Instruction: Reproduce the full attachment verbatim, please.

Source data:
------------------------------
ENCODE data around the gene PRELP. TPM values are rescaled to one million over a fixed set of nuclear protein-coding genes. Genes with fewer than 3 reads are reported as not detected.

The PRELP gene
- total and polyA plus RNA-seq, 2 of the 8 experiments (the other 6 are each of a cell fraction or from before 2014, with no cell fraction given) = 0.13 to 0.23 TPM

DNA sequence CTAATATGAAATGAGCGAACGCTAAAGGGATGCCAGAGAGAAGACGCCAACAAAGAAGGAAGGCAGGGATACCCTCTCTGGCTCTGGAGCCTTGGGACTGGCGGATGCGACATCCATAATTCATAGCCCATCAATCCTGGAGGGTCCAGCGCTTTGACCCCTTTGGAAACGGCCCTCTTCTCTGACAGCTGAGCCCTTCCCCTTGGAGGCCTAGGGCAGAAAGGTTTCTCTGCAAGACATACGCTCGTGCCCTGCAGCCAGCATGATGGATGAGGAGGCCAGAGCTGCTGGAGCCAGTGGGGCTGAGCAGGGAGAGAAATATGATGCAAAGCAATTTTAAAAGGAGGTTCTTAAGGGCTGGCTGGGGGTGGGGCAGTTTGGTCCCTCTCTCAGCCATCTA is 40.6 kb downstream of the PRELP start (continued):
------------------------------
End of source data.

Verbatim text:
ENCODE data around the gene PRELP. TPM values are rescaled to one million over a fixed set of nuclear protein-coding genes. Genes with fewer than 3 reads are reported as not detected.

The PRELP gene
- total and polyA plus RNA-seq, 2 of the 8 experiments (the other 6 are each of a cell fraction or from before 2014, with no cell fraction given) = 0.13 to 0.23 TPM

DNA sequence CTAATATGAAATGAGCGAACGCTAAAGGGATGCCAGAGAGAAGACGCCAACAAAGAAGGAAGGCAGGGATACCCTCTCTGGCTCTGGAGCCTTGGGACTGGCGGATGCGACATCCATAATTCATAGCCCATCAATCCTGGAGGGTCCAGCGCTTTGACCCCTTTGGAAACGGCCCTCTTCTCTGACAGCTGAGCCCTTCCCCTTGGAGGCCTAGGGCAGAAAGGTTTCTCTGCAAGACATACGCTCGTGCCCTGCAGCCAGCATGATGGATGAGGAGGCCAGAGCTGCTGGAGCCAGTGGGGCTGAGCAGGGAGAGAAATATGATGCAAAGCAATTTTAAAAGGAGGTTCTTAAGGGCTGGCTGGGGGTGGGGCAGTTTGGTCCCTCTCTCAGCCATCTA is 40.6 kb downstream of the PRELP start (continued):